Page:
\documentclass[11pt]{article}
\usepackage{amsmath}
\pagestyle{empty}
\newcommand{\sig}{\sigma}
\newcommand{\ra}{\rightarrow}
\newcommand{\eps}{\epsilon}
\newcommand{\ah}{\alpha}
\newcommand{\lam}{\lambda}
\newcommand{\gam}{\gamma}
\newcommand{\ol}{\overline}
\newcommand{\noi}{\noindent}
\newcommand{\ben}{\begin{enumerate}}
\newcommand{\een}{\end{enumerate}}
\newcommand{\beq}{\begin{quote}}
\newcommand{\enq}{\end{quote}}
\newcommand{\hsone}{\hspace*{1cm}}
\newcommand{\hstwo}{\hspace*{2cm}}
\newcommand{\So}{\\ {\tt Solution:}}
\begin{document}
\begin{center} {\Large\bf Algebra V63.0344 \\ Assignment 3} \\ Due
February 13, in Recitation \end{center}
\beq
What's terrible is to pretend that second-rate is first-rate.
To pretend that you don't need love when you do; or you like
your work when you know quite well you're capable of better.
\\ Doris Lessing, 1919-2013
\enq
\ben
\item Let $F\subset K$, both fields, and consider $K$ as a vector space over
$F$. Let $\ah\in K$, $\ah\neq 0$. Prove that the map $T_{\ah}:K\ra K$ given by
$T_{\ah}(\beta)=\ah\beta$ is a homomorphism. For that you need show
\ben
\item $T_{\ah}(v_1+v_2)=T_{\ah}(v_1)+T_{\ah}(v_2)$ for all $v_1,v_2\in K$
\item $T_{\ah}(\lam v) = \lam T_{\ah}(v)$ for all $v\in K$, $\lam\in F$.
\een
Prove further that it is
an isomorphism between $K$ and itself.
\item Let $F=Q[x]/(x^3-2)$. Find the inverse of $2+x+x^2$ by calling it
$a+bx+cx^2$ and getting, and solving, three equations in three unknowns.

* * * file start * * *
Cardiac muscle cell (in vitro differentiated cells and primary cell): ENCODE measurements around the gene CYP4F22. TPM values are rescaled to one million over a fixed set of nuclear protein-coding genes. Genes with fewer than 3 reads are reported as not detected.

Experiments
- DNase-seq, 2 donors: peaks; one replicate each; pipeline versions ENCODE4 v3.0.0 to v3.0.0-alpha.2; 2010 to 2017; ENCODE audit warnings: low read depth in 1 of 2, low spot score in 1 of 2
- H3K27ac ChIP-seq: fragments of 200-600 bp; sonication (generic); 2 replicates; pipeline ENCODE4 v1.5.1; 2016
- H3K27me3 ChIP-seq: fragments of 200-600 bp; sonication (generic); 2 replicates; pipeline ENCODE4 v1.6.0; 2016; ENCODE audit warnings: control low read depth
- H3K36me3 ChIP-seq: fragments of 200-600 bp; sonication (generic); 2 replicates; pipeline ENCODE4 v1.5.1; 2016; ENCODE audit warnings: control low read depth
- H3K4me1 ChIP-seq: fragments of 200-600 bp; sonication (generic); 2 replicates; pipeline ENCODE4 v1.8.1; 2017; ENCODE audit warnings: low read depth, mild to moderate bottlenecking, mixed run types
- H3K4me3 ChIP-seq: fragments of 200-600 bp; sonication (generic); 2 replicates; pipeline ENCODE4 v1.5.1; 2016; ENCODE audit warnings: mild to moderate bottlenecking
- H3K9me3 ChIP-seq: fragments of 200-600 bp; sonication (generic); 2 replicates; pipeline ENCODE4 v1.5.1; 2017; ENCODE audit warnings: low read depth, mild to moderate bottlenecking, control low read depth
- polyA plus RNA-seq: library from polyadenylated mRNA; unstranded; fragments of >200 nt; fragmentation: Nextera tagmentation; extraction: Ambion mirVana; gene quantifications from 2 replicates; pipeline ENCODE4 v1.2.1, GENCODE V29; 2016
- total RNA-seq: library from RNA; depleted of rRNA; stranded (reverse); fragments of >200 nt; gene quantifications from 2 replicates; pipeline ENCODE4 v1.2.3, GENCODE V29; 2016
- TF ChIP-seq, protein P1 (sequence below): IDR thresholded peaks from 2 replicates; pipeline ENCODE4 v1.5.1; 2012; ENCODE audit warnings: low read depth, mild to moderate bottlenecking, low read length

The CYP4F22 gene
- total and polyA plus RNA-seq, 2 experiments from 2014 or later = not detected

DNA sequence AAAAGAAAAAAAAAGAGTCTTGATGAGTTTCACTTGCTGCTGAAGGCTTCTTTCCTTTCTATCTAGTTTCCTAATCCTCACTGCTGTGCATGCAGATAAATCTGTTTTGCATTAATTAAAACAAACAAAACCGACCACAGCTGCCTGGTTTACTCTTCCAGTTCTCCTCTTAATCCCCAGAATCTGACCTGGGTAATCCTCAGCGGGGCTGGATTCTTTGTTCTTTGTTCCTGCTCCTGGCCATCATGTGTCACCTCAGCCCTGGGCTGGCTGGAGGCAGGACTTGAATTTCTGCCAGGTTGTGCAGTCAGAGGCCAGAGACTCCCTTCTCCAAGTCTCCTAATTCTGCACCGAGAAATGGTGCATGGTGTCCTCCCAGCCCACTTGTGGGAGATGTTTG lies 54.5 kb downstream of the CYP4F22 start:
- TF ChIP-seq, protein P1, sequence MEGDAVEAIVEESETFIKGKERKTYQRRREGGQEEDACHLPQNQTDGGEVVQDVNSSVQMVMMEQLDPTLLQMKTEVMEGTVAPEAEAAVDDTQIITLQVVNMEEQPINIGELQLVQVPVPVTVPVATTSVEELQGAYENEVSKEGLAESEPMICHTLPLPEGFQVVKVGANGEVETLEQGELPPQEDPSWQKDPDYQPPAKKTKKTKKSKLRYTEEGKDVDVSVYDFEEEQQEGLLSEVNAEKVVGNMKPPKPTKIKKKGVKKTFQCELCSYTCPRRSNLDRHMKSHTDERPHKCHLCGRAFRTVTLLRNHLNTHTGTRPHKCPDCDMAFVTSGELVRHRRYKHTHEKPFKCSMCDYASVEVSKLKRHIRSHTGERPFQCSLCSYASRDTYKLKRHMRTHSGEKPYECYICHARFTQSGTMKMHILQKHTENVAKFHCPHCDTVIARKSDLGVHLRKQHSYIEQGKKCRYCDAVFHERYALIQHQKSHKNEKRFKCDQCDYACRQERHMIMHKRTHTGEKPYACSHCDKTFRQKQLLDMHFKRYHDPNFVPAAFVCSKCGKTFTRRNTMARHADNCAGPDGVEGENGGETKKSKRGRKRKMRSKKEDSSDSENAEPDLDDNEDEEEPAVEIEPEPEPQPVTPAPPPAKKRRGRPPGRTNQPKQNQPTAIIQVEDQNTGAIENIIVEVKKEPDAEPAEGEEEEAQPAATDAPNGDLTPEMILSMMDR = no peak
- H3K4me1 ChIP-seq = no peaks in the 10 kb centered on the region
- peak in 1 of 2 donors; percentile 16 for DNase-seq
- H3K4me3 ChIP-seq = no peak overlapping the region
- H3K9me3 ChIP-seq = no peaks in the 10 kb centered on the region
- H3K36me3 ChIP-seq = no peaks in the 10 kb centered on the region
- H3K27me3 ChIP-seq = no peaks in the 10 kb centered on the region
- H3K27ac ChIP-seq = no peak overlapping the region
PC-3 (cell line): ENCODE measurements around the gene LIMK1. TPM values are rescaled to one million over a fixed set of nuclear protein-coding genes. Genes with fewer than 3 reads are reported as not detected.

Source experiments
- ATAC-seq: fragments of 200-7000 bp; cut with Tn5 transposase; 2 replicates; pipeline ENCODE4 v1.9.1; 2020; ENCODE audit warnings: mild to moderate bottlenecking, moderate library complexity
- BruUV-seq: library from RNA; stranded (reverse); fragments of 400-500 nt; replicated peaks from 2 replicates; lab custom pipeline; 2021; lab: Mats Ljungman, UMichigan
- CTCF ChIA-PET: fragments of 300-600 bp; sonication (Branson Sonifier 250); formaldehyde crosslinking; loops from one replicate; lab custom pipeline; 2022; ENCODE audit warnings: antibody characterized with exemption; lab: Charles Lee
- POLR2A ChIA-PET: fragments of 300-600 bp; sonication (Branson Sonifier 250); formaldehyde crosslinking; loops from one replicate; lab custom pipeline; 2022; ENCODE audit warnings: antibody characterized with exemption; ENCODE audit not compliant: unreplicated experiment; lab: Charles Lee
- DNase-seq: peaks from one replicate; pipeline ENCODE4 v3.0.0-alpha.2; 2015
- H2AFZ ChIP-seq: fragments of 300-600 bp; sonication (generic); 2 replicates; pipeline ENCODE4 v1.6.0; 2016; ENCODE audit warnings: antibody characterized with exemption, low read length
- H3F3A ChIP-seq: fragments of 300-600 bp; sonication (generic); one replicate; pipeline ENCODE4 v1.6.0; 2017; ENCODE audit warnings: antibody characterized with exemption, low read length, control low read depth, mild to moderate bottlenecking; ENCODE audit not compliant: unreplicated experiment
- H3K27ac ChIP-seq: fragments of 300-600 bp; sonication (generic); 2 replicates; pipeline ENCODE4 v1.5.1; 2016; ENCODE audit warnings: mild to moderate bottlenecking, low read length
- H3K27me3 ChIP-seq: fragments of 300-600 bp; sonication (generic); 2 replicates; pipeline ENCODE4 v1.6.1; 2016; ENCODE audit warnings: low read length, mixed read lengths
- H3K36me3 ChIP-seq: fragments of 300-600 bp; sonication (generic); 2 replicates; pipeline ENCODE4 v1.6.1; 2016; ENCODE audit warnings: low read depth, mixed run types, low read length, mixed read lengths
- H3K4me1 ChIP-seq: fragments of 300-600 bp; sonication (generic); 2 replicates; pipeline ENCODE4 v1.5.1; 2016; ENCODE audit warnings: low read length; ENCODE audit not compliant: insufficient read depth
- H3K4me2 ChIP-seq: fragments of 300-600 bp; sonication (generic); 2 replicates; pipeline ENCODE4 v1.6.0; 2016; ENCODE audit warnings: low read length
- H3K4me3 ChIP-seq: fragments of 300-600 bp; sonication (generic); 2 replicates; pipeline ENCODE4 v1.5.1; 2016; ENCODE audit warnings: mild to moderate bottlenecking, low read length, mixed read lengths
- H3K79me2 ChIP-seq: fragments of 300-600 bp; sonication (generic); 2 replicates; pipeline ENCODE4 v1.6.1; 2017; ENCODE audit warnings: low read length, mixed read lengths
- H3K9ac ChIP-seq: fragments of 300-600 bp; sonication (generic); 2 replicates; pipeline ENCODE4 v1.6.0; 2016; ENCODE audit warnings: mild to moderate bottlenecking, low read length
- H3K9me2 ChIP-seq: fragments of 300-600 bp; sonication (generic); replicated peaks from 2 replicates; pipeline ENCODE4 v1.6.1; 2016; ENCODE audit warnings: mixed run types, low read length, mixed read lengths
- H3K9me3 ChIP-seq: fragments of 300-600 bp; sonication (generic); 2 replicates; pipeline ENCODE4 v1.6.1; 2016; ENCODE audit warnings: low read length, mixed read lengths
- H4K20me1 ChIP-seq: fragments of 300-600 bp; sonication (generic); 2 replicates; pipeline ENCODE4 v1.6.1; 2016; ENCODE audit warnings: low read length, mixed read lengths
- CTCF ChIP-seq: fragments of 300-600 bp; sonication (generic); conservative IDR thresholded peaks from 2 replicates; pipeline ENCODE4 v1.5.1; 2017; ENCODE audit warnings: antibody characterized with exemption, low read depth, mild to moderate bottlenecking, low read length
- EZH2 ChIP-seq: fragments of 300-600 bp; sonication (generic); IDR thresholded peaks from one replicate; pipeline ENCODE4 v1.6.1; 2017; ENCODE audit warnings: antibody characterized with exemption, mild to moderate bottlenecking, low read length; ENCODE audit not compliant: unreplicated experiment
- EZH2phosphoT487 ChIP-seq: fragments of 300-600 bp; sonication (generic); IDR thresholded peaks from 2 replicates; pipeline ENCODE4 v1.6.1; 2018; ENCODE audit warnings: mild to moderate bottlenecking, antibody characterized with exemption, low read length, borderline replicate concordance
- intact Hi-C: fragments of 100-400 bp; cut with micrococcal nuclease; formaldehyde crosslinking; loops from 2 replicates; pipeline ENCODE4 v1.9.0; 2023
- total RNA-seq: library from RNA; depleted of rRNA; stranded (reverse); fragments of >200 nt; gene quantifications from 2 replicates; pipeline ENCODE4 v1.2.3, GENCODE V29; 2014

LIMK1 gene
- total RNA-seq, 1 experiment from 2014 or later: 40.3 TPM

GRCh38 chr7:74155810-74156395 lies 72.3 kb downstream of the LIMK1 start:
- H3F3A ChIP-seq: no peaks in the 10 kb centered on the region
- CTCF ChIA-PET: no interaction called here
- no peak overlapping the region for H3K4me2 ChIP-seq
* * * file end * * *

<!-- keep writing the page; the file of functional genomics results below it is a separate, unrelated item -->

\item Let $F=Z_7[x]/(x^3-2)$. Find the inverse of $2+x+x^2$ by calling it
$a+bx+cx^2$ and getting, and solving, three equations in three unknowns.
\item For which $n\geq 2$ and which $a\in Z$ can we use Eisenstein's
criterion to show $x^n-a$ is irreducible in $Q[x]$? (As three examples,
how about $n=6, a= 12$ and how about $n=4$ and $a=-4$ and how about
$n=11$ and $a=72$?)
\item By $C^*$ we mean $C-\{0\}$, the nonzero complex numbers.
Here we examine $(C^*,\cdot)$, the group under
multiplication. Let $S$ be the set of solutions to the equation $z^{12}=1$.
\ben
\item Draw a nice picture of $S$ on the complex plane $C$.
\item For each $z\in S$ marked above, give the {\em minimal} positive integer $s$ with $z^s=1$.
\item Prove that $S$ is a subgroup of $C^*$
\item Prove that $S$ is the {\em only} subgroup of $C^*$ with (precisely) twelve elements.
\een
\item Set $Z[\sqrt{-2}]=\{a+b\sqrt{-2}\}$. This is a Euclidean Domain (a nice exercise but
not requested) with $d(\ah) = |\ah|^2=a^2+2b^2$. Assumming that show:
\ben
\item If $d(\ah)$ is an integer prime then $\ah$ is a prime.
\item If $p$ is an integer prime and there $p=x^2+2y^2$ has an integer solution then $p$
is {\em not} a prime in $Z[\sqrt{-2}]$.
\item If $p$ is an integer prime and there $p=x^2+2y^2$ has no integer solution then $p$
is a prime in $Z[\sqrt{-2}]$.
\een
\een
\beq
Mathematics, rightly viewed, possesses not only truth,
but supreme beauty - a beauty cold and austere, like
that of sculpture, without appeal to any part of our
weaker nature, without the gorgeous trappings of
painting or music, yet sublimely pure, and capable
of a stern perfection such as only the greatest art
can show. The true spirit of delight, the exaltation,
the sense of being more than Man, which is the touchstone
of the highest excellence, is to be found in mathematics
as surely as in poetry
\\ -- Bertrand Russell,
The Study of Mathematics, 1902
\enq
\end{document}